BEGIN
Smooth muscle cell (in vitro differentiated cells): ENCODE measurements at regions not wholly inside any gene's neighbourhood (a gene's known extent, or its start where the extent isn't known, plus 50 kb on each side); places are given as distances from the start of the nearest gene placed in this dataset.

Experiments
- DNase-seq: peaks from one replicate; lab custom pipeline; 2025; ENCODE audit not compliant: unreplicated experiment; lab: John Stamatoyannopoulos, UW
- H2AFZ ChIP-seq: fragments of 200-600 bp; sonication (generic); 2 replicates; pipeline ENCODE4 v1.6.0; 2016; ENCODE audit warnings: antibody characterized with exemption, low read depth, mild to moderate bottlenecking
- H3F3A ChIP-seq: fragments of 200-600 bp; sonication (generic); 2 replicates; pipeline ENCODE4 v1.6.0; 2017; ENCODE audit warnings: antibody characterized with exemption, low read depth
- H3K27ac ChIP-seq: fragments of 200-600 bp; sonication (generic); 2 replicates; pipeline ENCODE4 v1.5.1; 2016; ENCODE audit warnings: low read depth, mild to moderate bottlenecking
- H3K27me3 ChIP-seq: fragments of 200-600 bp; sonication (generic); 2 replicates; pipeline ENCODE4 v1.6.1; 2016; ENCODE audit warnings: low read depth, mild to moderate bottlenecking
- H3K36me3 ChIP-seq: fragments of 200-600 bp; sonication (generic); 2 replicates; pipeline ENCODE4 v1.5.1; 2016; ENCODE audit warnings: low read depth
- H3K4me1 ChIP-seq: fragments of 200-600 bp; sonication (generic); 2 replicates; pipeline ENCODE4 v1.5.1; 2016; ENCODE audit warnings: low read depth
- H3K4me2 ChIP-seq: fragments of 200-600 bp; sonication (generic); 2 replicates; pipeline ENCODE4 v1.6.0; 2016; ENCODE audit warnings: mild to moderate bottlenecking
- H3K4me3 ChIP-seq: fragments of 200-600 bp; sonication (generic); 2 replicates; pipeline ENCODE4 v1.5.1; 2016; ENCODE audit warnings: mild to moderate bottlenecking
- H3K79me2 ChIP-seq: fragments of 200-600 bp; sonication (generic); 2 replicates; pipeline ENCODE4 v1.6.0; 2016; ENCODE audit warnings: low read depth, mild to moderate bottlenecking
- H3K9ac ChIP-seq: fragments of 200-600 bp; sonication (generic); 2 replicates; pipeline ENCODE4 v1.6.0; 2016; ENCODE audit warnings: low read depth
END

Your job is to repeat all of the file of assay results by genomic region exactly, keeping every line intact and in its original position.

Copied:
Smooth muscle cell (in vitro differentiated cells): ENCODE measurements at regions not wholly inside any gene's neighbourhood (a gene's known extent, or its start where the extent isn't known, plus 50 kb on each side); places are given as distances from the start of the nearest gene placed in this dataset.

Experiments
- DNase-seq: peaks from one replicate; lab custom pipeline; 2025; ENCODE audit not compliant: unreplicated experiment; lab: John Stamatoyannopoulos, UW
- H2AFZ ChIP-seq: fragments of 200-600 bp; sonication (generic); 2 replicates; pipeline ENCODE4 v1.6.0; 2016; ENCODE audit warnings: antibody characterized with exemption, low read depth, mild to moderate bottlenecking
- H3F3A ChIP-seq: fragments of 200-600 bp; sonication (generic); 2 replicates; pipeline ENCODE4 v1.6.0; 2017; ENCODE audit warnings: antibody characterized with exemption, low read depth
- H3K27ac ChIP-seq: fragments of 200-600 bp; sonication (generic); 2 replicates; pipeline ENCODE4 v1.5.1; 2016; ENCODE audit warnings: low read depth, mild to moderate bottlenecking
- H3K27me3 ChIP-seq: fragments of 200-600 bp; sonication (generic); 2 replicates; pipeline ENCODE4 v1.6.1; 2016; ENCODE audit warnings: low read depth, mild to moderate bottlenecking
- H3K36me3 ChIP-seq: fragments of 200-600 bp; sonication (generic); 2 replicates; pipeline ENCODE4 v1.5.1; 2016; ENCODE audit warnings: low read depth
- H3K4me1 ChIP-seq: fragments of 200-600 bp; sonication (generic); 2 replicates; pipeline ENCODE4 v1.5.1; 2016; ENCODE audit warnings: low read depth
- H3K4me2 ChIP-seq: fragments of 200-600 bp; sonication (generic); 2 replicates; pipeline ENCODE4 v1.6.0; 2016; ENCODE audit warnings: mild to moderate bottlenecking
- H3K4me3 ChIP-seq: fragments of 200-600 bp; sonication (generic); 2 replicates; pipeline ENCODE4 v1.5.1; 2016; ENCODE audit warnings: mild to moderate bottlenecking
- H3K79me2 ChIP-seq: fragments of 200-600 bp; sonication (generic); 2 replicates; pipeline ENCODE4 v1.6.0; 2016; ENCODE audit warnings: low read depth, mild to moderate bottlenecking
- H3K9ac ChIP-seq: fragments of 200-600 bp; sonication (generic); 2 replicates; pipeline ENCODE4 v1.6.0; 2016; ENCODE audit warnings: low read depth